Beginning with the unification and exploitation of all the texts from the island (7th cent. BCE – 7th cent. CE) in a single digital corpus, Crossreads will combine findings from the corpus itself with the analysis resulting from three major sub-projects. These will explore the historical linguistics of the texts, the social, economic and practical materiality of the stone texts, and the physical forms of the writing systems employed – and interactions between all these aspects. Building upon the existing I.Sicily corpus of stone inscriptions, Crossreads will bring all these inscribed objects together for the first time in a comprehensive, open-source, digital corpus using international standards such as EpiDoc to encode text, images and contextual data.
The project pioneers the use in ancient epigraphic studies of new digital tools in palaeography and linguistic annotation, and will offer the first petrographic analysis of the use of stone on the island. No such analysis has been attempted on this scale, nor across this range of material—it promises to yield unparalleled insights into the cultural interactions at the heart of the Mediterranean, between Greek East, Latin West, North Africa, indigenous and early Christian voices, and many more.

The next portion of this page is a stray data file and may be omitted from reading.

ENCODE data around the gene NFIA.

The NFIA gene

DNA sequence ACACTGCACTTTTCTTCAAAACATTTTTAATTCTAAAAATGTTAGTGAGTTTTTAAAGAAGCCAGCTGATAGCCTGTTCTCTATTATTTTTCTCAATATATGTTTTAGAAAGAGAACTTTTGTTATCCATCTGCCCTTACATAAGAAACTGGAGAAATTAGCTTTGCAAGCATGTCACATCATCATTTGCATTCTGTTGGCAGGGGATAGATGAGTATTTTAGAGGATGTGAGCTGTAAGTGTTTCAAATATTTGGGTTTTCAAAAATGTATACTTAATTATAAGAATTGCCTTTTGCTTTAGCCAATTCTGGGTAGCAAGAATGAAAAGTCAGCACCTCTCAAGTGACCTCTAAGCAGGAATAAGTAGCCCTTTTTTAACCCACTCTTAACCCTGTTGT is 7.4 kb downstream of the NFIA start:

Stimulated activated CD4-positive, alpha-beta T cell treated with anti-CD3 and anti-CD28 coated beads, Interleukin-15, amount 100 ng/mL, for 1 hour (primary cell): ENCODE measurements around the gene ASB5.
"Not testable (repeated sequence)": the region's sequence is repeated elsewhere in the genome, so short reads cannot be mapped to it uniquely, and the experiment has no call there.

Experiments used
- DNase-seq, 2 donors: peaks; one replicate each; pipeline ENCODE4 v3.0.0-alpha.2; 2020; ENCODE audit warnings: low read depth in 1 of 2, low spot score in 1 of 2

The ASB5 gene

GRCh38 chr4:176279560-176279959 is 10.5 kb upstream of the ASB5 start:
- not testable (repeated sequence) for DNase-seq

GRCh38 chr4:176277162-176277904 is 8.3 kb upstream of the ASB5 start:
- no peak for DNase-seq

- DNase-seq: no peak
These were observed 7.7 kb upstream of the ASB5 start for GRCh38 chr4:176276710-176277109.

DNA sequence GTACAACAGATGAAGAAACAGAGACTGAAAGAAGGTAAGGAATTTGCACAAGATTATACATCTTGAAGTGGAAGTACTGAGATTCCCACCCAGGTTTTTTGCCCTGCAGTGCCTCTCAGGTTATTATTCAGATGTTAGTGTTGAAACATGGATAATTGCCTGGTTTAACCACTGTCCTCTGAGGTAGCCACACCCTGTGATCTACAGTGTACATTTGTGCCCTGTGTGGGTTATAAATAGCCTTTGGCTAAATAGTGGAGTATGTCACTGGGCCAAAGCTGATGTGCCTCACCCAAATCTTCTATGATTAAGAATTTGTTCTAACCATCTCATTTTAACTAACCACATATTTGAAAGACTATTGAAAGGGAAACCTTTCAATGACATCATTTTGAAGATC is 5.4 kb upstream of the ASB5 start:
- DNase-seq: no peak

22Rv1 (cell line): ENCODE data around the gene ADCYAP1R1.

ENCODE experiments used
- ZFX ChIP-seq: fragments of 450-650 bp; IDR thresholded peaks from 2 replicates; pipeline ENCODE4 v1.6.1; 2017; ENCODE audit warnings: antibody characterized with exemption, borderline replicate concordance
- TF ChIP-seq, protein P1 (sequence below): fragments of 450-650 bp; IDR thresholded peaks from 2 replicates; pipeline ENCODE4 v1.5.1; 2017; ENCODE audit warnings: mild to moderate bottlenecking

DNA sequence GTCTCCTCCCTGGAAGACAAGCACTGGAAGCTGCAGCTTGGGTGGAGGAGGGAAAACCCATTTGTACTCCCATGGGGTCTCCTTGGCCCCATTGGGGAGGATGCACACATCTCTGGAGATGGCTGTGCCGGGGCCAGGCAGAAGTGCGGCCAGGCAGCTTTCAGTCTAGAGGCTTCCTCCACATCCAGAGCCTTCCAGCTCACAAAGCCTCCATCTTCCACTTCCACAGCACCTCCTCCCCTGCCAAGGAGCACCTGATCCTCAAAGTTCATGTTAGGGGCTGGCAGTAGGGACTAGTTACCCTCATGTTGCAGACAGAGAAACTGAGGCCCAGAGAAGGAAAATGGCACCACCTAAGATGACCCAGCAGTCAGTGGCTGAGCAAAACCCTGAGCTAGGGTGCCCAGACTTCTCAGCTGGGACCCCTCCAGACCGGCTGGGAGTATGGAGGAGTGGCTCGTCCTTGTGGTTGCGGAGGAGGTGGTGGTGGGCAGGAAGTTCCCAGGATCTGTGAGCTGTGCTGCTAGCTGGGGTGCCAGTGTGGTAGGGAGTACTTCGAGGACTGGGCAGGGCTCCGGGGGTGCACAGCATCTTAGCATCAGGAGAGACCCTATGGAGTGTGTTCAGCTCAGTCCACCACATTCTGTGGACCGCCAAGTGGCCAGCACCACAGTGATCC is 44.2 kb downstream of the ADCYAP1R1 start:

Crossreads is a collaborative project, directed by Professor Jonathan Prag. The project team itself is made up of several post-doctoral researchers (up to 3 at any one time) specialising in different aspects of epigraphy, linguistics and petrography, as well as colleagues at the University of Catania, specialising in petrographic studies, and at King’s College London, working on the development of software for palaeographic studies. However, the collaboration extends well beyond the project team itself. It would be impossible to study the vast range of material included in this project without the support of many other scholars more specialised than ourselves in particular areas, and it would be impossible to access or work upon the material itself without the extensive support of many friends, colleagues and students in Sicily and elsewhere. A few examples are illustrated in the I.Sicily blog post, ‘It’s all about collaboration’. The multi-partner collaboration we supported at the Museo Civico di Catania is presented and discussed in a conversation available as a YouTube video, and documented in an open-access article (Italian) available at: https://doi.org/10.6092/issn.2532-8816/7298